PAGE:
Today is the day. The vampire (aka phlebotomist) will be here at the house in just over two hours to draw my blood and ship it to Maryland for genetic testing. In four or five months, we should know the results. The neurologist explained that even a negative result does not mean I do not have a genetic dystonia (I do), but only so many genes can be mapped with our current technology. As this potentially big moment comes, I want to share a few thoughts:
They’ll get the blood from my hand.
The bend of my arm almost never works. It’s not uncommon to tell the vampire she needs to go down to my hand and for her to say, “No, sir. I can get it from here – your veins are excellent and I know what I’m doing.” Well, after being poked four or five times, she generally decides that I might be right and my hand might be the place from whence to get the blood. I’ve started being adamant: You get it from the hand or you don’t get it.
No, not about getting the blood drawn. About the results. Will we learn anything from this? Will the results show something I really don’t want to know? Will we learn that my boys almost certainly have been cursed with the same problem? My brothers? My nieces and nephew?
Can we treat this?
That’s the million dollar question. Deep brain stimulation (DBS) is a fantastic bet in some types of dystonia, and, in other types, the surgery is a wasted effort. We’re hopeful that the results will demonstrate brain surgery will help, and I kindly ask that you pray for that result. But, if we get inconclusive results, we’re gonna try DBS; it’s better than doing nothing.
My “career” is at stake.
There’s a part of me that doesn’t like thinking about preaching as a career, but that’s kinda beside the point. I have a reputable attorney (not one of those TV crooks) who is filing a disability claim for me, but I’d rather resume preaching full-time. Today’s test could tell us whether or not that’s possible.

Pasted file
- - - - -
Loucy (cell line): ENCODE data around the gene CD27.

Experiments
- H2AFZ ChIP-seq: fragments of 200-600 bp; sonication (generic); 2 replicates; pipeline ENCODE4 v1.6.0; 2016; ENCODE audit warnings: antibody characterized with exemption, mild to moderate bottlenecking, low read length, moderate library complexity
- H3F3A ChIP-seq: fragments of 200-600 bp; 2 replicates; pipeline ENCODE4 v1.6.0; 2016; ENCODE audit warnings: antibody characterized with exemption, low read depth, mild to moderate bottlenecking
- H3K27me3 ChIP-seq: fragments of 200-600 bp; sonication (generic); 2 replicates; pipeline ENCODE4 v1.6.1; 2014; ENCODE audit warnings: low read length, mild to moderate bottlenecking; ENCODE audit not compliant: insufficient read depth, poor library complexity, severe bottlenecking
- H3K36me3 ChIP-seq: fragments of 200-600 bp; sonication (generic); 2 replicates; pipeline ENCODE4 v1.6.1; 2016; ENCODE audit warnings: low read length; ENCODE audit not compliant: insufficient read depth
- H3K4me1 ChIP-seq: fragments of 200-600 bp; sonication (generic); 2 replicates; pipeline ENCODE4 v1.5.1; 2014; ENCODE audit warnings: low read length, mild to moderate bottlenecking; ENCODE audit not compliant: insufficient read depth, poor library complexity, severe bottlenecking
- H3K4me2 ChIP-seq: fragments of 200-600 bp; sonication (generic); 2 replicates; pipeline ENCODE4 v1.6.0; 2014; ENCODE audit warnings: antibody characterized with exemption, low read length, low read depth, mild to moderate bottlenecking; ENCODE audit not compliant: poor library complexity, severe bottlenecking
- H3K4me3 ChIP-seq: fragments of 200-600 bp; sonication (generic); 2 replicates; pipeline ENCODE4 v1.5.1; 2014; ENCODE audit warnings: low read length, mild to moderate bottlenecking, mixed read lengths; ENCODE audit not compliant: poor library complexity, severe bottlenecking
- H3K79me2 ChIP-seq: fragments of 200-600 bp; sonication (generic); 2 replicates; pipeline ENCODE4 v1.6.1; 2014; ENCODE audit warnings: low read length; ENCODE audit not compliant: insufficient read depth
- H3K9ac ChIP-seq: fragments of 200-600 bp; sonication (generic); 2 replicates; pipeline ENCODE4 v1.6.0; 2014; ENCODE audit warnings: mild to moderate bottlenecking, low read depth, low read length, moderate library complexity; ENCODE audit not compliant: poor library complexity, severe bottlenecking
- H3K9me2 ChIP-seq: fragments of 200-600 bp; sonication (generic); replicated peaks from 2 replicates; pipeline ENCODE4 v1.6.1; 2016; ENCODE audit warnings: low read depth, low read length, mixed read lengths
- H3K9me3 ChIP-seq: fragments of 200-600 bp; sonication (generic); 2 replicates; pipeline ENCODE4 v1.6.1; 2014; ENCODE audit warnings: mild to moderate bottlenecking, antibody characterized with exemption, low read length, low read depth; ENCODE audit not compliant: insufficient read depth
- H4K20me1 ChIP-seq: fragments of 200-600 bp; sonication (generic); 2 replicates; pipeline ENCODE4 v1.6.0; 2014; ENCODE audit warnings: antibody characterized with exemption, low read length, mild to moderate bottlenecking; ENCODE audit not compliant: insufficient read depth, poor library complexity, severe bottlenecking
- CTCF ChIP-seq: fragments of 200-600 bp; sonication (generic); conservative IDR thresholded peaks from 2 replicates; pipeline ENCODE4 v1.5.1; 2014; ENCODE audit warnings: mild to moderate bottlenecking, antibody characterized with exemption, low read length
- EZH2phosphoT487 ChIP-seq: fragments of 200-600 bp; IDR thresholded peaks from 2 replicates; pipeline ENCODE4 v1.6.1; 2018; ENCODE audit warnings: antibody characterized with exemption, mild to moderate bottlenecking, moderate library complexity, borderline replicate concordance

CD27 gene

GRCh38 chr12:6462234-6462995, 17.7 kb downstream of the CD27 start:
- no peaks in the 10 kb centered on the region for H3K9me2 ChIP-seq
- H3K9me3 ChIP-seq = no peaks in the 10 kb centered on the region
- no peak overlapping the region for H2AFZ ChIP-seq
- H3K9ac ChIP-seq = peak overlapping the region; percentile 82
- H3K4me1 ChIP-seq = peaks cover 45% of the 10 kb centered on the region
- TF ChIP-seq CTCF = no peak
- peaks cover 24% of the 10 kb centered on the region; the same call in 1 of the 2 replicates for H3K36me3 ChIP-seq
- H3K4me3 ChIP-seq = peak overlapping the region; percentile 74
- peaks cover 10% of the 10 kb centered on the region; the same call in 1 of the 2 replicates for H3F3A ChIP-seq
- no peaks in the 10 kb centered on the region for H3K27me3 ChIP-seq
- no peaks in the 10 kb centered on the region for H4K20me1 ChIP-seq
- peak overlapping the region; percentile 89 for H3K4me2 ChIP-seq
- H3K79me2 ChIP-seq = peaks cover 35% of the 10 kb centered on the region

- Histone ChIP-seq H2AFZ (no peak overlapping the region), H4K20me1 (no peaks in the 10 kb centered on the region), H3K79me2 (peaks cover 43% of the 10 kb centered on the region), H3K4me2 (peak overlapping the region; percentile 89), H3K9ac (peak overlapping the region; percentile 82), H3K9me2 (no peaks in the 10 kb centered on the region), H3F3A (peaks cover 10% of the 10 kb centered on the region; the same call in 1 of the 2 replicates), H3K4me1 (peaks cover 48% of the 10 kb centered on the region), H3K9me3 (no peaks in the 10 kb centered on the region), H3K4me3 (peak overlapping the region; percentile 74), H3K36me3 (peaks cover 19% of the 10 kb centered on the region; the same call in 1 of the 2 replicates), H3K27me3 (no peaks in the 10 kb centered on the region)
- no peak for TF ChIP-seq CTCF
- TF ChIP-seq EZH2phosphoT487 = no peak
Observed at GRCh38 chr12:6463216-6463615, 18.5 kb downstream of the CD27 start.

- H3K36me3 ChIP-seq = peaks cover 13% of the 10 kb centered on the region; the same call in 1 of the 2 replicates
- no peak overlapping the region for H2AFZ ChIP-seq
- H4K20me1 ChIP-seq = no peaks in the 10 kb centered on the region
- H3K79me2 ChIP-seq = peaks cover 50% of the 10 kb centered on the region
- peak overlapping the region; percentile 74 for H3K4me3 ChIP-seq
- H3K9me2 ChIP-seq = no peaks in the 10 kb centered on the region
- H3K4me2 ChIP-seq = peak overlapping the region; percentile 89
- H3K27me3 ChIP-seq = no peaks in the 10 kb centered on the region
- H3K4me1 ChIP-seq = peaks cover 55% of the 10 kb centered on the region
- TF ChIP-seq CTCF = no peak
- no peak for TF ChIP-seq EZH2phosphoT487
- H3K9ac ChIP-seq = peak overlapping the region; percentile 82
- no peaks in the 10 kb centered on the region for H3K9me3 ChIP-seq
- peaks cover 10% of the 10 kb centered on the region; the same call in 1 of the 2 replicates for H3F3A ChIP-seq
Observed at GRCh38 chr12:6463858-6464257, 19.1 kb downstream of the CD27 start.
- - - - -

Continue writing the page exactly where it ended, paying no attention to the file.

What else may be coming down the pike?
They’re going to map as much of my genetic material as possible. That means I could know about heart disease or diabetes or colon cancer or prostate cancer or other scourges which have afflicted my family. My knowledge of such genes is purely voluntary, but, as of right now, I want to know. As G.I. Joe used to say, “Knowing is half the battle.”
I’m thankful to live in the industrial world.
I love Civil War history, and my 3rd great-grandfather fought in the Kentucky Cavalry. As he helped defend the Confederate salt mine in Saltville, Virginia (just a couple hours from where I live), he was captured by the Yankees and spent considerable time in an Ohio prison camp. I wonder if he might have had my form of dystonia, and, if so, what life might have been like for him. My grandfather, who himself suffered mobility issues, was drafted in the Korean Conflict and told of painful days after receiving his special telegram –which he showed me on more than one occasion – from General-turned-President Dwight D. Eisenhower.I wonder what life was like for those in the days of Christ (had the gene even mutated that many years ago?). What would life be like if I were living in Africa? What if I were in a country with socialized medicine and had to wait years and years simply to have the test, let alone treatment?I’m blessed. I live in a nation with superb medical care. I live in the 21st century when technologies are available to help.
Do I really want a cure?
I seriously doubt that I want a cure. Treatment, yes. Cure, no. Because I suffer from a genetic disorder, the likelihood of a cure is small. However, if a cure does come, it will possibly be the result of embryonic stem cell research (there are other kinds of stem cells). A cure from embryonic stem cells would be morally unacceptable. Even were treatment developed, I could not participate.
The guy coming called while I was writing this. He’ll be here shortly. We’re praying for answers. But, even if answers do not come, God is still good and He still reigns. He’ll continue to walk with me in the future as He has walked with me in the past.